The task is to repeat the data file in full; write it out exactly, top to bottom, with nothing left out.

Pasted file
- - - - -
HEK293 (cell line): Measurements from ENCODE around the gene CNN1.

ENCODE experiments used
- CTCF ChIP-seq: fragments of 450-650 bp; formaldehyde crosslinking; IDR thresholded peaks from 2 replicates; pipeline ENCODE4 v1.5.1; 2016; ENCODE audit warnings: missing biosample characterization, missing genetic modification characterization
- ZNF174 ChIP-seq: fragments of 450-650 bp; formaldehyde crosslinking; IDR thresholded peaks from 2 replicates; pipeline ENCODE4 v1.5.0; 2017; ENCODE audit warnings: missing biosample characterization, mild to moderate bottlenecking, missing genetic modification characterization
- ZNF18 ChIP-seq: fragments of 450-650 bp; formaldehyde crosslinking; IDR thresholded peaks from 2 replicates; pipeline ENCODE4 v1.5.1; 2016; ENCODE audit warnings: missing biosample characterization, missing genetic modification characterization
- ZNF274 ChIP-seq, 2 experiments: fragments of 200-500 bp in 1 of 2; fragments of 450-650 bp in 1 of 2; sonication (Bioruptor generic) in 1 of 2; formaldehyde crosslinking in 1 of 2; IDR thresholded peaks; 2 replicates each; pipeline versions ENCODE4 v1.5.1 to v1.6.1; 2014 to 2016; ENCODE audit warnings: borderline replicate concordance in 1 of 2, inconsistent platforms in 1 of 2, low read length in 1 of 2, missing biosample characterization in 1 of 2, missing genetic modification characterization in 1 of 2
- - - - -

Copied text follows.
HEK293 (cell line): Measurements from ENCODE around the gene CNN1.

ENCODE experiments used
- CTCF ChIP-seq: fragments of 450-650 bp; formaldehyde crosslinking; IDR thresholded peaks from 2 replicates; pipeline ENCODE4 v1.5.1; 2016; ENCODE audit warnings: missing biosample characterization, missing genetic modification characterization
- ZNF174 ChIP-seq: fragments of 450-650 bp; formaldehyde crosslinking; IDR thresholded peaks from 2 replicates; pipeline ENCODE4 v1.5.0; 2017; ENCODE audit warnings: missing biosample characterization, mild to moderate bottlenecking, missing genetic modification characterization
- ZNF18 ChIP-seq: fragments of 450-650 bp; formaldehyde crosslinking; IDR thresholded peaks from 2 replicates; pipeline ENCODE4 v1.5.1; 2016; ENCODE audit warnings: missing biosample characterization, missing genetic modification characterization
- ZNF274 ChIP-seq, 2 experiments: fragments of 200-500 bp in 1 of 2; fragments of 450-650 bp in 1 of 2; sonication (Bioruptor generic) in 1 of 2; formaldehyde crosslinking in 1 of 2; IDR thresholded peaks; 2 replicates each; pipeline versions ENCODE4 v1.5.1 to v1.6.1; 2014 to 2016; ENCODE audit warnings: borderline replicate concordance in 1 of 2, inconsistent platforms in 1 of 2, low read length in 1 of 2, missing biosample characterization in 1 of 2, missing genetic modification characterization in 1 of 2